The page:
Rana explains that Chinese entrepreneurs show up with tourist visas.
Most come with the intention of conducting market research, while others launch their products and then move back to China.
"All these elements are sometimes out of our radar, and we have no idea from which flight they are coming in and where they are heading towards," he said.
SPU officials are connecting with guesthouses that cater to Chinese and set up liaison desks at airports to register the Chinese entrepreneurs before they disappear, while governments in Sindh and Khyber Pakhtunkhwa provinces are speeding plans to start special protection units similar to the one in Punjab.
There is a notable increase in the number of Chinese visitors in the city of Islamabad. They have outnumbered foreigners of all other countries. The dominance of Chinese nationality is so much that Pakistan's first-ever Chinese-language newspaper, Huashang, has been launched.
Visitors are greeted at the airport with flyers in Mandarin language, advertising a Chinese courier service, and in the city shop signs in the Chinese language are increasingly common.
Chinese restaurants are mushrooming quickly to cater for new arrivals, who do not have a palate for Pakistani cuisine.
The presence of Chinese in the country has motivated Pakistani natives to study Chinese language in schools.
The booming business has urged Ami Quin, a Chinese restaurateur, and owner of a guesthouse for employees of Chinese telecommunications giant ZTE, to open a spa and another guesthouse.
"More and more people are very interested to come to Pakistan after CPEC," she said. "They are looking for partners all the time."
In one of Quin's restaurants in Islamabad, civil engineer Pan Denghao was at the receiving end of oppressive Pakistani heat but admitted that the money and jobs on offer exceeded what young people like him could expect back home.
"Every year in China you have so many graduates from colleges and universities, but the opportunities and chances for jobs are limited," said Pan, 25, whose company is building Islamabad's new airport.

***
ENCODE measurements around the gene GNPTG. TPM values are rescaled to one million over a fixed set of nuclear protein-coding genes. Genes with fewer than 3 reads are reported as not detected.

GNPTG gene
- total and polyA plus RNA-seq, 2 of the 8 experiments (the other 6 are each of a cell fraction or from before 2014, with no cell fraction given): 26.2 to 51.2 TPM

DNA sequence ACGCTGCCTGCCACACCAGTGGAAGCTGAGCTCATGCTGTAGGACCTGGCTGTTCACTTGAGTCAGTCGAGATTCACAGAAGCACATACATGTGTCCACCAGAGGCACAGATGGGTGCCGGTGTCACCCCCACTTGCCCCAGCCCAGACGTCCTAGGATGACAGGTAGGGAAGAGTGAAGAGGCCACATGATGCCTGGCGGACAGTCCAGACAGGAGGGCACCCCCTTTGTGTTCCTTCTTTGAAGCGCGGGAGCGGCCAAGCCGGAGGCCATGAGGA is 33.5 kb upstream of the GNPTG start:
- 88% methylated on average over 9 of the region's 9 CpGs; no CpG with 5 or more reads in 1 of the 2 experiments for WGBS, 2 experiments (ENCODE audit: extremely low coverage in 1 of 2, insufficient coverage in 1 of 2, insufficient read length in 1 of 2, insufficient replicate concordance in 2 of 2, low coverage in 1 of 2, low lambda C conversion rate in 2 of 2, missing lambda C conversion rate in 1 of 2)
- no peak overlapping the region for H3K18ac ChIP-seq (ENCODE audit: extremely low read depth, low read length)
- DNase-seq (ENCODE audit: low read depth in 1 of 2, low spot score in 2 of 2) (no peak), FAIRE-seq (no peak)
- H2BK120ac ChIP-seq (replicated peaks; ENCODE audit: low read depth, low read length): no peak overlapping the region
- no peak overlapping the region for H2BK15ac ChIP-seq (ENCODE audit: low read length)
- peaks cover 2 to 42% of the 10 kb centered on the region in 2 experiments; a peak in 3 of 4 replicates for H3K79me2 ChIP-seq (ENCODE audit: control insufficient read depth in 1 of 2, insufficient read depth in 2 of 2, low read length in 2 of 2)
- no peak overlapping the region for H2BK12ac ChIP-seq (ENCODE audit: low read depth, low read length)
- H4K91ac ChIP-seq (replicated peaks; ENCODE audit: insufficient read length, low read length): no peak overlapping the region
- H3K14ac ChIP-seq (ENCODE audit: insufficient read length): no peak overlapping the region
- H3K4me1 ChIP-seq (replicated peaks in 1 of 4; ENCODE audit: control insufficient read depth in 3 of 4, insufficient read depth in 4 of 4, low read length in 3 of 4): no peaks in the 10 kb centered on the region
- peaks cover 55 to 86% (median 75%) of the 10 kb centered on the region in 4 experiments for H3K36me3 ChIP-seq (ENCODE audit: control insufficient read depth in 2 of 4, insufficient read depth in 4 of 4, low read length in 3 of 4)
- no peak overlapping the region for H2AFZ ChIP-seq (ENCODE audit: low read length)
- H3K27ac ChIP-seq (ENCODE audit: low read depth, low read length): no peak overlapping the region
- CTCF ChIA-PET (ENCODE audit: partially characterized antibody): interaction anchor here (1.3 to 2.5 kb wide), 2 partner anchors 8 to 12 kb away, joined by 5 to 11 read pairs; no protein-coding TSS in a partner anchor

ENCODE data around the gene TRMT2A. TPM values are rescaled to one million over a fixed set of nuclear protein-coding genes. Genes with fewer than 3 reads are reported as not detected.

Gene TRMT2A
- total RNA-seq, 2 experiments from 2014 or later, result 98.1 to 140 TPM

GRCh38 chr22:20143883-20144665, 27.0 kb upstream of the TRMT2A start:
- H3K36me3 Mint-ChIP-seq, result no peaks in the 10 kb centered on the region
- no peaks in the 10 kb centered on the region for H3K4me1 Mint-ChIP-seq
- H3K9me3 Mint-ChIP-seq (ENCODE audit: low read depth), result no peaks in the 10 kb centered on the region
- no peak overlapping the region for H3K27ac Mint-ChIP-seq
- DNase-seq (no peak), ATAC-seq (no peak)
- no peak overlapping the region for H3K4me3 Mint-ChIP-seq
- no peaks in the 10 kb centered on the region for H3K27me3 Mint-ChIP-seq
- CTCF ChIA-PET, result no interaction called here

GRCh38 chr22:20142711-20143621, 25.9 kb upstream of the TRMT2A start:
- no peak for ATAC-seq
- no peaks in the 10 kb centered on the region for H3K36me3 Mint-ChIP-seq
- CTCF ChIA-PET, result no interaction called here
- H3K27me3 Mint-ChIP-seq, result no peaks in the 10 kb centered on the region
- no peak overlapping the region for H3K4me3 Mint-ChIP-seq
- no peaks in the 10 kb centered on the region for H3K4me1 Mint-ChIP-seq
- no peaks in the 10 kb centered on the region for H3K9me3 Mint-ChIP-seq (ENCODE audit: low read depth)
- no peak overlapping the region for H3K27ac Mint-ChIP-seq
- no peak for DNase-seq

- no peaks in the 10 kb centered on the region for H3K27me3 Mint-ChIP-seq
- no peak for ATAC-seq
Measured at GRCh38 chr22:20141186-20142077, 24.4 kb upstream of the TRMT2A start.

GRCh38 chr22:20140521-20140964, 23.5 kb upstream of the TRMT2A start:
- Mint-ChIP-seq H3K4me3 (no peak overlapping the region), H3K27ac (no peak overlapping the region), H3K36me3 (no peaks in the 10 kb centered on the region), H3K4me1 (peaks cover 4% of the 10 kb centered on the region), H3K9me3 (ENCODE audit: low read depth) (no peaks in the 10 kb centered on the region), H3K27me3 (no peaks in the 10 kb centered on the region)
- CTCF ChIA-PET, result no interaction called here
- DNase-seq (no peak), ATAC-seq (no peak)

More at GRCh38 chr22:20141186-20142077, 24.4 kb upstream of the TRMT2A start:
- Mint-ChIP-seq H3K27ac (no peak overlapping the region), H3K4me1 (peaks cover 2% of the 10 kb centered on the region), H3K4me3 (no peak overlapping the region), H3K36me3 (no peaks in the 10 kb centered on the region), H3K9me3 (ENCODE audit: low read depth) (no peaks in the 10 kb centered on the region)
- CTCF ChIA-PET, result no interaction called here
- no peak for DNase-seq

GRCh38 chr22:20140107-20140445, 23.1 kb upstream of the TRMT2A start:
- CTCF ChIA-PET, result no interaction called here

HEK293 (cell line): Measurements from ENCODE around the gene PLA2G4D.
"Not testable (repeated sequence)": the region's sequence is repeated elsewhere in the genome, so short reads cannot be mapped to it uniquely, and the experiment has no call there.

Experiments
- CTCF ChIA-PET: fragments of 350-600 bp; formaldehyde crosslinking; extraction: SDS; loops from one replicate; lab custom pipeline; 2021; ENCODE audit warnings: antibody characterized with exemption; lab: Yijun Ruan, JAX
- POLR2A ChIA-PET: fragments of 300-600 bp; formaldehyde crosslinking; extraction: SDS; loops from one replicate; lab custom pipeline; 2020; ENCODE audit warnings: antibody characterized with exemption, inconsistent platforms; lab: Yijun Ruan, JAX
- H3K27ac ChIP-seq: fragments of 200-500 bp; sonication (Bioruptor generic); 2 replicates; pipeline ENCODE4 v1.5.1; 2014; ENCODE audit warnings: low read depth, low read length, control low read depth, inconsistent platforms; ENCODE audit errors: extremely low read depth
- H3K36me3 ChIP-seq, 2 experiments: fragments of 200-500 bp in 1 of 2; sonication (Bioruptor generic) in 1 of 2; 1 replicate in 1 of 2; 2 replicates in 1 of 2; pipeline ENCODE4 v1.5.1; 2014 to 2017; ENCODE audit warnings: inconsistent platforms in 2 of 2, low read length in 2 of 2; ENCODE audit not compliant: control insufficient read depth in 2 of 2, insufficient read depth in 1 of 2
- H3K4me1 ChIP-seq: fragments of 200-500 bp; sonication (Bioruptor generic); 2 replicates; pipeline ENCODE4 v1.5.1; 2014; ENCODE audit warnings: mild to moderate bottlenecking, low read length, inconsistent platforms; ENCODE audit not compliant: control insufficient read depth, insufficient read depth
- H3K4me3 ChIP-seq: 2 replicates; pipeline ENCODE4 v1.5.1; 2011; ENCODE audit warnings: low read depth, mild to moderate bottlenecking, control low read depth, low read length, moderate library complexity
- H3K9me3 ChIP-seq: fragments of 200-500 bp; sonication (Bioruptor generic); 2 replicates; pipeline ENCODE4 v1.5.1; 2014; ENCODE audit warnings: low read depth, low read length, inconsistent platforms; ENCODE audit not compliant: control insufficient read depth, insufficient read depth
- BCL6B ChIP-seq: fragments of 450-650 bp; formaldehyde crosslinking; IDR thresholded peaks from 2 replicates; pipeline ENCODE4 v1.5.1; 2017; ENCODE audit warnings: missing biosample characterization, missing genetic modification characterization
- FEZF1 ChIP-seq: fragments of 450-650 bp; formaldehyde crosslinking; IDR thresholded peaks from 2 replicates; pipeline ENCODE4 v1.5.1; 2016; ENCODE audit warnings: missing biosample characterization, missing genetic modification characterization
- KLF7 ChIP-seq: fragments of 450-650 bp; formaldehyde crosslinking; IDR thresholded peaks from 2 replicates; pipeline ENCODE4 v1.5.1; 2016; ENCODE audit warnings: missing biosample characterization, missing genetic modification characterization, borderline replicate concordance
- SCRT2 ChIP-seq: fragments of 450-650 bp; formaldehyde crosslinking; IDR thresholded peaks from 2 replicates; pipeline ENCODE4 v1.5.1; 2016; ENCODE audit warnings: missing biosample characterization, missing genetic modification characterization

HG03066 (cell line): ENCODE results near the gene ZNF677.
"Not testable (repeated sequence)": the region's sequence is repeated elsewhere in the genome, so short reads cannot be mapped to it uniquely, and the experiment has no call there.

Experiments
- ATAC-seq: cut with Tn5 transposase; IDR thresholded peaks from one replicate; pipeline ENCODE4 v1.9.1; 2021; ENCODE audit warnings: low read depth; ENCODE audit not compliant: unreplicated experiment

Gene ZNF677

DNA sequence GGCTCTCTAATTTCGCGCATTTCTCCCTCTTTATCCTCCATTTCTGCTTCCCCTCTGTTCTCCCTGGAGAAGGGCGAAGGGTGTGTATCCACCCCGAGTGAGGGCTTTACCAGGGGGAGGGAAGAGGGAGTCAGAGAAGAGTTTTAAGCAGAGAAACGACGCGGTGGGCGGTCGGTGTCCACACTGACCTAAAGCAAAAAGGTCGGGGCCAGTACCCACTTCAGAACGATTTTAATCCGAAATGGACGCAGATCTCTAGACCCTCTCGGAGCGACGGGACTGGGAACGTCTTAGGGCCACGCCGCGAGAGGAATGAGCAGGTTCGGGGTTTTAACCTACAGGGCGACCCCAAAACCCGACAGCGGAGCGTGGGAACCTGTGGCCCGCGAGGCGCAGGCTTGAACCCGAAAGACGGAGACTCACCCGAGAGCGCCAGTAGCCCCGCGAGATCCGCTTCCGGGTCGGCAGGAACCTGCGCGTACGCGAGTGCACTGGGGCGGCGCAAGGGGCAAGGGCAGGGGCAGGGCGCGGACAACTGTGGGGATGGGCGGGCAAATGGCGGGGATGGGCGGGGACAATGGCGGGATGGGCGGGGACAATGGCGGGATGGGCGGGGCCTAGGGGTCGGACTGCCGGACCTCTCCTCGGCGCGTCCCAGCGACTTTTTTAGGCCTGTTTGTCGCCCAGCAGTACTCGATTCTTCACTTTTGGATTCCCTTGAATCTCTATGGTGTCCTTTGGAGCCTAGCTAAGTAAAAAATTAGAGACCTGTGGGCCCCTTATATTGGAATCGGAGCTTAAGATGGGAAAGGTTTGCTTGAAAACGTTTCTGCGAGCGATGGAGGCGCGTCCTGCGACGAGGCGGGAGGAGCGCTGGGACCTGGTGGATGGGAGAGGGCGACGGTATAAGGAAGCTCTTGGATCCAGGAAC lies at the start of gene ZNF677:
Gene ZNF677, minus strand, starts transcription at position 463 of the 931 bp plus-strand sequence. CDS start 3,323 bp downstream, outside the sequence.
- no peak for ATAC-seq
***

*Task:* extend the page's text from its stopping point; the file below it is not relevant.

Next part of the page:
Chinese businessmen who arrived before CPEC was launched in 2014, had the early bird's advantage and monetised their experience by launching consultancies, advising newcomers how to circumnavigate the country's notorious bureaucracy or match them with Pakistani partners.
Another Chinese businessman who spoke on the condition of anonymity to Reuters, said he and other Chinese executives often pay bribes to fasten import processes or obtain government permits. This was a routine for Chinese businessmen before President Xi Jinping's anti-corruption drive of the past few years.
"This is one of the reasons why us Chinese are comfortable here. We know how to deal with this," he said.
At times, Chinese habits may conflict with conservative local customs of a Muslim nation. For instance, some Chinese restaurants turn a blind eye to customers drinking smuggled alcohol. Alcohol is prohibitted in Islamic religion--yet, few locals harshlty protest against the new culture.
Since China is one of the very few nations keen to maintain relationship with Pakistan, Chinese visitors are usually favoured by authorities. Visitors narrate incidents of being let off for driving without a license where the officials make comments such as "you are our friends".
Officials claim the Islamic State killings in Baluchistan as a one-time incident, justifying by saying that the two victims were targeted because they were Christian missionaries masquerading as business people.
But at least one Chinese business delegation cancelled the trip to Pakistan as a consequence of the attack.
Ever since, Pakistan has implied stricter business visa rules for Chinese nationals and promised improved, tighter security.
At a CPEC site guarded by the Punjab SPU in Lahore, policemen clad in bullet-proof vests exhibited how armed officers sitting on the back of pick-up trucks shield Chinese executives when transporting them in convoys.
One Chinese executive said police provided her with an armed convoy for a four-hour trip from the disputed Kashmir region to her office in Islamabad. "It was quite touching," she said.
But security officials admit that not everyone can be given 24x7 protection, and several businessmen do not wish for their freedom to get curbed.
Still, China-based recruiters such as Ms. Yang, of Zaozhuang Xincai Services, say the Islamic State killings have not much impacted the plethora applicants seeking work in Pakistan, courtesy of pay that is possible to be more than quadruple what they would earn at home.
"First concerns are about how high or low the salary is when it will be paid," she said. "And then safety."